Clever Corvids: more song calls more problem solving (Introduction)

by David Turell @, Friday, September 15, 2023, 15:17 (314 days ago) @ David Turell
edited by David Turell, Friday, September 15, 2023, 15:30

And bigger brains:

"Complex vocal learning, a critical component of human spoken language, has been assumed to be associated with more-advanced cognitive abilities. Tests of this hypothesis between individuals within a species have been inconclusive and have not been done across species. In this work, we measured an array of cognitive skills—namely, problem-solving, associative and reversal learning, and self-control—across 214 individuals of 23 bird species, including 19 wild-caught songbird species, two domesticated songbird species, and two wild-caught vocal nonlearning species. We found that the greater the vocal learning abilities of a species, the better their problem-solving skills and the relatively larger their brains. These conclusions held when controlling for noncognitive variables and phylogeny. Our results support a hypothesis of shared genetic and cognitive mechanisms between vocal learning, problem-solving, and bigger brains in songbirds.


"Spoken language and problem-solving are often considered to be components of intelligence in humans. An essential and specialized component of spoken language is vocal production learning, or the ability to imitate sounds. Advanced vocal learning has been found in only a handful of taxa, including five mammalian (humans, elephants, cetaceans, pinnipeds, and bats) and three avian (songbirds, parrots, and hummingbirds) clades. Interestingly, the vocal learning taxa that display the most complex vocal learning behavior overlap with those long thought to exhibit more-intelligent cognitive capacities [e.g., humans, cetaceans, elephants, corvid songbirds, and parrots], although this has not been quantitatively tested across species."

Comment: human brain evolution with enlargement and then the development of language suggests a parallel to the avian discoveries. More vocalizations carrying information require the presence of a larger, more complex brain. The evolutionary human pattern of a large, very complex brain before language development suggests the same pattern of evolution occurred in birds. This supports my view that speciation includes preparations for future important developments within species lifetime.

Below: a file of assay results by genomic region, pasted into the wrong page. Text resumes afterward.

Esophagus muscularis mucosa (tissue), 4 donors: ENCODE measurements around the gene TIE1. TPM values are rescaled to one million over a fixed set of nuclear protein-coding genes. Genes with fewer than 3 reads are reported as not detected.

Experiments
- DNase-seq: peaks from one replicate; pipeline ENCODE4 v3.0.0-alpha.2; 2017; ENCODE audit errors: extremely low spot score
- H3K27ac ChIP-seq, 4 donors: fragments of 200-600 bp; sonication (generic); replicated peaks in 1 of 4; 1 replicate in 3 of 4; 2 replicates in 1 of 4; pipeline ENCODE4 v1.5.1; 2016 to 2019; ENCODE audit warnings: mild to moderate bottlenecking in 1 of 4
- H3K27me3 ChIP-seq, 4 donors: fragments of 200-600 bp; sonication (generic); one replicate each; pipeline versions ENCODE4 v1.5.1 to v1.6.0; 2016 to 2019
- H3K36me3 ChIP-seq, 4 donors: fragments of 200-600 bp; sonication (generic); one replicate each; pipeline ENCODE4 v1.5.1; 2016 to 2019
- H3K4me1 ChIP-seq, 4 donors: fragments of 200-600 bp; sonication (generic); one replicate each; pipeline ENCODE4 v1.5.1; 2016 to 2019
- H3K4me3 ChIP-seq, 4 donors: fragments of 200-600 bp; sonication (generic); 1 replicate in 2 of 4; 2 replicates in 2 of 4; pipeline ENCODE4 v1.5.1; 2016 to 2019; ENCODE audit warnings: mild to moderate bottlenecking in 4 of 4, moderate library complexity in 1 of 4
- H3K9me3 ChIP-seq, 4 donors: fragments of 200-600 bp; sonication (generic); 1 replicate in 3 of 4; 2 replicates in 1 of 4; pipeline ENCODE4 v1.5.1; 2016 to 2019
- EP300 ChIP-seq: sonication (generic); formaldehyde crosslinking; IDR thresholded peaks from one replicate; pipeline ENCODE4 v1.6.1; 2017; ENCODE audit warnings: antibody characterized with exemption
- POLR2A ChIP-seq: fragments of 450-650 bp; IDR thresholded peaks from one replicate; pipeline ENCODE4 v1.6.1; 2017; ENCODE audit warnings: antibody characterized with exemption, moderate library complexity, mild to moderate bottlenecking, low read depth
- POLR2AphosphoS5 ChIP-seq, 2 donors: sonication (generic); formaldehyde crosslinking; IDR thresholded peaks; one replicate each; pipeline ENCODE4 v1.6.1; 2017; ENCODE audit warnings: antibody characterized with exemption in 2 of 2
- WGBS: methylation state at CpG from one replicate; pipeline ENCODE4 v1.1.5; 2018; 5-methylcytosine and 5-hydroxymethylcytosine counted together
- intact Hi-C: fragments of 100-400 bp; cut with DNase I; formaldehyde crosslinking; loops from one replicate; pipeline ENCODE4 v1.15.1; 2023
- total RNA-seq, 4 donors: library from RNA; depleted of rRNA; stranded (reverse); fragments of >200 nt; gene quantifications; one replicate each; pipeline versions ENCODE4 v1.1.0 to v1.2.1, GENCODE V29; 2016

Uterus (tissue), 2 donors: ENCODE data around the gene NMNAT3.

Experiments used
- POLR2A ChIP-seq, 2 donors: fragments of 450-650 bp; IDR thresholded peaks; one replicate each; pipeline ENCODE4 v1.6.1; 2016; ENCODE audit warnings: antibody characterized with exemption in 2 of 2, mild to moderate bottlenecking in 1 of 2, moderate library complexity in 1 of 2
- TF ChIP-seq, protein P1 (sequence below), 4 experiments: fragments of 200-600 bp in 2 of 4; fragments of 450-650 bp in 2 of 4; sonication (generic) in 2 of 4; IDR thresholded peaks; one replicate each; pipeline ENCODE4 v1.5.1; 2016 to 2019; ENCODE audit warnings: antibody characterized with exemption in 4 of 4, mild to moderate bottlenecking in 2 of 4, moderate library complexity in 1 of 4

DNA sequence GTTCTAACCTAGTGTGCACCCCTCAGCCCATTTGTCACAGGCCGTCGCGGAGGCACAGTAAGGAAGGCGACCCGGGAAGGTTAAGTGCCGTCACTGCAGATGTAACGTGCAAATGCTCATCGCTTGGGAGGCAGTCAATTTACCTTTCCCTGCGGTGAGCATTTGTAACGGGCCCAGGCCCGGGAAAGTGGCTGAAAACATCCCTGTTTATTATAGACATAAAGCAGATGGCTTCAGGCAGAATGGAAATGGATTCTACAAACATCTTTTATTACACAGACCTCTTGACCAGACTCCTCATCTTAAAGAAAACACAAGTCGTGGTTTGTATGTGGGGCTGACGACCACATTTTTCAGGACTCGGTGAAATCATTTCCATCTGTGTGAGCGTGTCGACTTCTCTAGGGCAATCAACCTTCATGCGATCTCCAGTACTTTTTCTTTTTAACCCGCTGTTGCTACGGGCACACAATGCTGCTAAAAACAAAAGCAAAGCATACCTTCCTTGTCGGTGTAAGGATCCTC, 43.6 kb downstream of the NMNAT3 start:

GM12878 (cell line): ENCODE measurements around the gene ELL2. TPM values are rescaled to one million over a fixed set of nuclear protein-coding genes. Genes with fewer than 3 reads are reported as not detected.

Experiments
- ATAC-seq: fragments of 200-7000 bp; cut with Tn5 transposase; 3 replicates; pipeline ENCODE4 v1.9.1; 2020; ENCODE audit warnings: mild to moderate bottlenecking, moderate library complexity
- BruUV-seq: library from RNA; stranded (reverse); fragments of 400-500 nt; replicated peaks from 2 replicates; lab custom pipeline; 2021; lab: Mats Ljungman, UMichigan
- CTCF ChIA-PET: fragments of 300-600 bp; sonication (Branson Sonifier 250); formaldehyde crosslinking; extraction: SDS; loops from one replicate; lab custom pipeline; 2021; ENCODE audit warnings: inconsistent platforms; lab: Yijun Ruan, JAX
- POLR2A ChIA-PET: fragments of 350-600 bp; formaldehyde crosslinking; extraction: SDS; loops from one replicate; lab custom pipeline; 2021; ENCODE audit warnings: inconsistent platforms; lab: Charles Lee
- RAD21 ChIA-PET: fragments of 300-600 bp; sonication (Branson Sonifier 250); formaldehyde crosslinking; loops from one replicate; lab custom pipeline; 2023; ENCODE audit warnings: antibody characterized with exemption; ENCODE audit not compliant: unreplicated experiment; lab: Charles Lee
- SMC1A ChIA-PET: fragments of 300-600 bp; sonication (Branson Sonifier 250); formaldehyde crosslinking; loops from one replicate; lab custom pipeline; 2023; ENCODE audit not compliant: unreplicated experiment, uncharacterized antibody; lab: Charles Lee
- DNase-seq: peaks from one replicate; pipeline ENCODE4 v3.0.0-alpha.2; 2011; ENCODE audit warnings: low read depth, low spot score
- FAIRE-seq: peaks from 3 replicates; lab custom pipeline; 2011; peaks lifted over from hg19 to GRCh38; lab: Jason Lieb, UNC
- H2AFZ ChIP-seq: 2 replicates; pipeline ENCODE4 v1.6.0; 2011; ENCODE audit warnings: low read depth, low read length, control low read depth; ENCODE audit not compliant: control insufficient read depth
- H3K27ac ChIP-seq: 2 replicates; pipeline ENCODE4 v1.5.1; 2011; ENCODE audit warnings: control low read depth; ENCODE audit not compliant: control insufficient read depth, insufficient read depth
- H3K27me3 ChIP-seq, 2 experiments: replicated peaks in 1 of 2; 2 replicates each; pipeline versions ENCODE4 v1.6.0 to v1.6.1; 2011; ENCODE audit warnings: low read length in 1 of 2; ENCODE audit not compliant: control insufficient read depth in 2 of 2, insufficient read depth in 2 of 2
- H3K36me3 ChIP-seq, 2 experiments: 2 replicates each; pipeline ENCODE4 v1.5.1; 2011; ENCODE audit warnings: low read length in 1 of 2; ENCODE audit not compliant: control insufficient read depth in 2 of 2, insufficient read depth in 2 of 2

Other comments:

"According to a new Science study, songbirds that can fluently imitate sounds they hear have bigger brains and better problem-solving abilities than their less tuneful peers.

"This ability to hear and then mimic complicated sounds, called complex vocal learning, is an important part of human spoken language acquisition that has only been observed in a handful of other species. Scientists have long assumed that it is associated with more advanced cognition. So to test this theory, researchers performed a series of behavioral tests on 214 birds from 23 different species. In one experiment, the birds were evaluated on their ability to remove a lid from a plastic container that held a tasty reward. In another, the birds needed to differentiate between lids of different colors to complete the task. The researchers found that species with more complex vocal learning abilities, such as the tufted titmouse, consistently aced the tests. The hapless mourning dove, meanwhile, was unable to perform the lid-opening task even after more than 50 attempts." (my bold)

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